Ministers warned to plan for ‘exponential’ Covid infections in schools

Members of the government’s committee on pandemic modelling, the SPI-M-O, say the removal of measures such as wearing face masks, and the lack of vaccinations, will mean children will be susceptible to the virus as the level of infection in the wider community is higher than in May.

The re-opening of schools next month is likely to trigger an exponential rise in Covid infections among children, government experts have warned.

The group warned ministers to plan for potential outbreaks in schools ahead of them re-opening in England next month.

Their warning comes as Sage member and director of the Wellcome Trust, Sir Jeremy Farrar, warned there will be a surge in infections this winter, adding: “Vaccines have amazingly weakened the link between infections and illness and hospitalisations, but not broken it. No one wants to reimpose restrictions but we face a challenging winter.

“I do believe we need an informed public debate on the options through 2021 and 2022. The infection is not going away, we have incredible tools (tests, treatment, vaccines). No one wants restrictions reimposed but we will have to accept some illness, hospitalisations and deaths.”

The latest infection survey from the Office for National Statistics (ONS) show infection rates increasing across all four UK nations in the week ending 20 August. One in 70 people in England would now likely test positive for the virus.

In a newly released paper, written on 11 August, the SPI-M-O group warned of the risks of infection for children.

It said: “Schools will represent a high proportion of remaining susceptible individuals and it is highly likely that exponential increases will be seen in school-attending age groups after schools open. Vaccination will also have made almost no difference in these population groups over the summer holidays. When schools reopen, the mitigations in place to limit transmission within schools will be much reduced compared to the spring and summer terms. Additionally, the prevalence of infection in the community and school-age groups will be higher than in May 2021.”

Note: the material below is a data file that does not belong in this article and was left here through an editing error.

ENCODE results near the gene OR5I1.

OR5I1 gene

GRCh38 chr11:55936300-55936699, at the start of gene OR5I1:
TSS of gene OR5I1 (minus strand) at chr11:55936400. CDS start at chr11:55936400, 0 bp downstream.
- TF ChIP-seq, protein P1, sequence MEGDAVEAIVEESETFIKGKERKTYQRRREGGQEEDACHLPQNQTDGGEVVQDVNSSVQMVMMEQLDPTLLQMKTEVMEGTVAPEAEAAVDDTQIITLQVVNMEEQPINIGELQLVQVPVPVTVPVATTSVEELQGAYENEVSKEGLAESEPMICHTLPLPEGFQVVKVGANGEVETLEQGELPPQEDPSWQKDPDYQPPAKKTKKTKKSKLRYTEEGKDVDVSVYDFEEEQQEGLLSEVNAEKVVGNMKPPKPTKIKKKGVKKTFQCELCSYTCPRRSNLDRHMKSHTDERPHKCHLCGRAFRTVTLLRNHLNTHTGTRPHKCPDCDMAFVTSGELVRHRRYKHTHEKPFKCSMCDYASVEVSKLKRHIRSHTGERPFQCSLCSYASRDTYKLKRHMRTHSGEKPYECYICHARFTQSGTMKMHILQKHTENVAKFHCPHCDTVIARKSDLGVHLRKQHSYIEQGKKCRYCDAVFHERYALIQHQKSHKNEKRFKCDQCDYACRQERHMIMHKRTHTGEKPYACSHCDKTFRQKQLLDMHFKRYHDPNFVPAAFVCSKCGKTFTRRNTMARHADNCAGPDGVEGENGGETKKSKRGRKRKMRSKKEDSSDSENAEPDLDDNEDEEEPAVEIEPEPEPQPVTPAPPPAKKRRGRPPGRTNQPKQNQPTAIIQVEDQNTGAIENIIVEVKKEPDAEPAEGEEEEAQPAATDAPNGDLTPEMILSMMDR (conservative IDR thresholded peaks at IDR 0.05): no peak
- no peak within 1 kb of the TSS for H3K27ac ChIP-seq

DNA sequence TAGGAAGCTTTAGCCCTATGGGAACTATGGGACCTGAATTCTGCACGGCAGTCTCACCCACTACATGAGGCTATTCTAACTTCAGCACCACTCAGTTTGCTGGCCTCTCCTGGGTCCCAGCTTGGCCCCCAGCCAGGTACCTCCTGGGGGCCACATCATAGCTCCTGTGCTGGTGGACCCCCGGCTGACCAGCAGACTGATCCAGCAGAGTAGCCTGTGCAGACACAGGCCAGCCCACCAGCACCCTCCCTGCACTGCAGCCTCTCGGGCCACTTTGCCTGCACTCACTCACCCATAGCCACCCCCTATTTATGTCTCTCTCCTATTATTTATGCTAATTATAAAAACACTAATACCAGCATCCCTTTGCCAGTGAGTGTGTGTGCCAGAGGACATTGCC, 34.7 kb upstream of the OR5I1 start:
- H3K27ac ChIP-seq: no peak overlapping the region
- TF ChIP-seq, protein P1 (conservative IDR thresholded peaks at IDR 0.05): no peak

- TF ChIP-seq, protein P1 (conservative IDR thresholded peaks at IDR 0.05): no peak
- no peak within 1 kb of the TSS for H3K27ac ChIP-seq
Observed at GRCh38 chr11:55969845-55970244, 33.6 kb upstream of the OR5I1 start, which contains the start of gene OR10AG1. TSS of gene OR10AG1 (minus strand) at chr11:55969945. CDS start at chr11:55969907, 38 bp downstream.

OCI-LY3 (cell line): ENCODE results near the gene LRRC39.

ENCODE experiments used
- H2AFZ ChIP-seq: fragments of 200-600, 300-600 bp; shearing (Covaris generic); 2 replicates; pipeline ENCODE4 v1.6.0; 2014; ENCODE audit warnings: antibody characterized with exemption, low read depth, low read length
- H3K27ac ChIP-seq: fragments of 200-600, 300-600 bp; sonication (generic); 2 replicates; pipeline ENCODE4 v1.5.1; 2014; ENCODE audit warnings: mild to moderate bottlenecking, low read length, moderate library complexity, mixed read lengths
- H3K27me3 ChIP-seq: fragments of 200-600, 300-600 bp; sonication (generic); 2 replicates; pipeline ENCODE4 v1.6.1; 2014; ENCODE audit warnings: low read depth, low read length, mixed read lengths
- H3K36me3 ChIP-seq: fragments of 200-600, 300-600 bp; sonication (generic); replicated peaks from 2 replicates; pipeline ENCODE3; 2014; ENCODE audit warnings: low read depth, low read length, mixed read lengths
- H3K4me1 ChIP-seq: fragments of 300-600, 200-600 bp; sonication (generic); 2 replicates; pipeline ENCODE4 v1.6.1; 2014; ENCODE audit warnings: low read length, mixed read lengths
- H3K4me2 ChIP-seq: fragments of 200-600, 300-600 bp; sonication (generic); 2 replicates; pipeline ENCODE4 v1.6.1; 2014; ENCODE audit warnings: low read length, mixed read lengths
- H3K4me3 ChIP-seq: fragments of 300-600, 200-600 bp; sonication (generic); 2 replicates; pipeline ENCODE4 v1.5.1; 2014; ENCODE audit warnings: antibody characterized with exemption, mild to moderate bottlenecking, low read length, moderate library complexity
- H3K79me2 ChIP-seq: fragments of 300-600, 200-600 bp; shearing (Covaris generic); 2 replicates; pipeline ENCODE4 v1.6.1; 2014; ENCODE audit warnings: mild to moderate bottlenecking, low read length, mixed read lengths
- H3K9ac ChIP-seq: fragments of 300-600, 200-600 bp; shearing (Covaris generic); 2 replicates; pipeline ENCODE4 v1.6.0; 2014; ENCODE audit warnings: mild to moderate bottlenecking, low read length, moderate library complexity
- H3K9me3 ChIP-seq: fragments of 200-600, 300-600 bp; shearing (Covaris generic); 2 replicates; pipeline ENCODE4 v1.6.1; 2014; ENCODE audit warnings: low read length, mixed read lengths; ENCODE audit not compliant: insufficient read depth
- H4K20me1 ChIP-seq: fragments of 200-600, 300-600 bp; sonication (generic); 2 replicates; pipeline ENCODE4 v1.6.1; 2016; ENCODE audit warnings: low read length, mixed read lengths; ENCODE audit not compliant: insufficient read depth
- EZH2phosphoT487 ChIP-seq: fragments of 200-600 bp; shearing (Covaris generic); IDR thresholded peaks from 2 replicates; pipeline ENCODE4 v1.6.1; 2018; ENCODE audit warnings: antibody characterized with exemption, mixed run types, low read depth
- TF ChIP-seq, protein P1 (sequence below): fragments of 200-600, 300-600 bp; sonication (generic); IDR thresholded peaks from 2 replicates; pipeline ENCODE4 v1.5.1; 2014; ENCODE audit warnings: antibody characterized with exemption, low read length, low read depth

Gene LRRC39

The group developed a model based on infections within schools, which did not account for extra transmission of the virus within communities outside schools. It assumed school bubbles no longer existed and the paper warned it also did not account for any increase as a result of not wearing masks or other measures, meaning it could “underestimate within-school transmission on reopening.”

Children have a very low risk of serious illness from Covid, with some research estimating a one-in-50,000 chance of a child being admitted to intensive care, but they can still suffer longer-term consequences.

Earlier this month the ONS estimated 34,000 children in the UK were suffering from long Covid.

The SPI-M-O model considered immunity levels of up to 70 per cent, showing each one led to a smaller spike in infections. At the highest level of immunity the virus R-rate, or reproduction value, remains below one, meaning infections won’t rise.

But any lower levels of immunity in the modelling all lead to exponential growth and outbreaks in schools.

The paper concluded: “While this analysis focuses on within-school transmission, schools are also inevitably linked to any community epidemic. Within SPI-M-O, there is no consensus whether schools are major or effective drivers of community transmission or merely good indicators of it.

“It is highly likely that high prevalence will be seen within schools by the end of September 2021. This may reflect either community or within-school transmission, and the role of schools in driving wider transmission remains uncertain. Regardless of this, it would be sensible for government to plan for this eventuality.”

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